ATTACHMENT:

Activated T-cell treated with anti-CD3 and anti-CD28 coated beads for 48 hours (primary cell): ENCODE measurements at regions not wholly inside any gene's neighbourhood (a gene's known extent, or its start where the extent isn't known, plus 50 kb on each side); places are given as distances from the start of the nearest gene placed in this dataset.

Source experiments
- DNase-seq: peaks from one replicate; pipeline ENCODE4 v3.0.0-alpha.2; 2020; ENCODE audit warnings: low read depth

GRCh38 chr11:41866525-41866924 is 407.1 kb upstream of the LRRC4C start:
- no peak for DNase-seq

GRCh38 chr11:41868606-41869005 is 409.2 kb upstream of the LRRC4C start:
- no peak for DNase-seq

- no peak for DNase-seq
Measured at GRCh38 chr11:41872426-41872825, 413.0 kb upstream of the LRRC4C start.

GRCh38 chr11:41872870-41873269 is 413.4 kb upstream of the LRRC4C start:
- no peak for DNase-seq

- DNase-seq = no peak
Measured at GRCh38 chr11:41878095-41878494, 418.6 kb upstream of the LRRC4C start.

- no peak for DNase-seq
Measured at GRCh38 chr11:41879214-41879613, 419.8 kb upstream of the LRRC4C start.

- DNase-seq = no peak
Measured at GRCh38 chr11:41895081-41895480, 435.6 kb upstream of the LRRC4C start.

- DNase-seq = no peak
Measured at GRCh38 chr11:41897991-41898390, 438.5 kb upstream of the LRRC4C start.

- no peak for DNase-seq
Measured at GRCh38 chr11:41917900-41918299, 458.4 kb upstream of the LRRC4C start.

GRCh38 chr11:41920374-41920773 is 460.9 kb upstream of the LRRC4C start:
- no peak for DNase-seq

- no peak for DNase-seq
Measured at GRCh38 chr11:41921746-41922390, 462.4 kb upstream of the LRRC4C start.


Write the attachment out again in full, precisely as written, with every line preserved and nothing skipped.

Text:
Activated T-cell treated with anti-CD3 and anti-CD28 coated beads for 48 hours (primary cell): ENCODE measurements at regions not wholly inside any gene's neighbourhood (a gene's known extent, or its start where the extent isn't known, plus 50 kb on each side); places are given as distances from the start of the nearest gene placed in this dataset.

Source experiments
- DNase-seq: peaks from one replicate; pipeline ENCODE4 v3.0.0-alpha.2; 2020; ENCODE audit warnings: low read depth

GRCh38 chr11:41866525-41866924 is 407.1 kb upstream of the LRRC4C start:
- no peak for DNase-seq

GRCh38 chr11:41868606-41869005 is 409.2 kb upstream of the LRRC4C start:
- no peak for DNase-seq

- no peak for DNase-seq
Measured at GRCh38 chr11:41872426-41872825, 413.0 kb upstream of the LRRC4C start.

GRCh38 chr11:41872870-41873269 is 413.4 kb upstream of the LRRC4C start:
- no peak for DNase-seq

- DNase-seq = no peak
Measured at GRCh38 chr11:41878095-41878494, 418.6 kb upstream of the LRRC4C start.

- no peak for DNase-seq
Measured at GRCh38 chr11:41879214-41879613, 419.8 kb upstream of the LRRC4C start.

- DNase-seq = no peak
Measured at GRCh38 chr11:41895081-41895480, 435.6 kb upstream of the LRRC4C start.

- DNase-seq = no peak
Measured at GRCh38 chr11:41897991-41898390, 438.5 kb upstream of the LRRC4C start.

- no peak for DNase-seq
Measured at GRCh38 chr11:41917900-41918299, 458.4 kb upstream of the LRRC4C start.

GRCh38 chr11:41920374-41920773 is 460.9 kb upstream of the LRRC4C start:
- no peak for DNase-seq

- no peak for DNase-seq
Measured at GRCh38 chr11:41921746-41922390, 462.4 kb upstream of the LRRC4C start.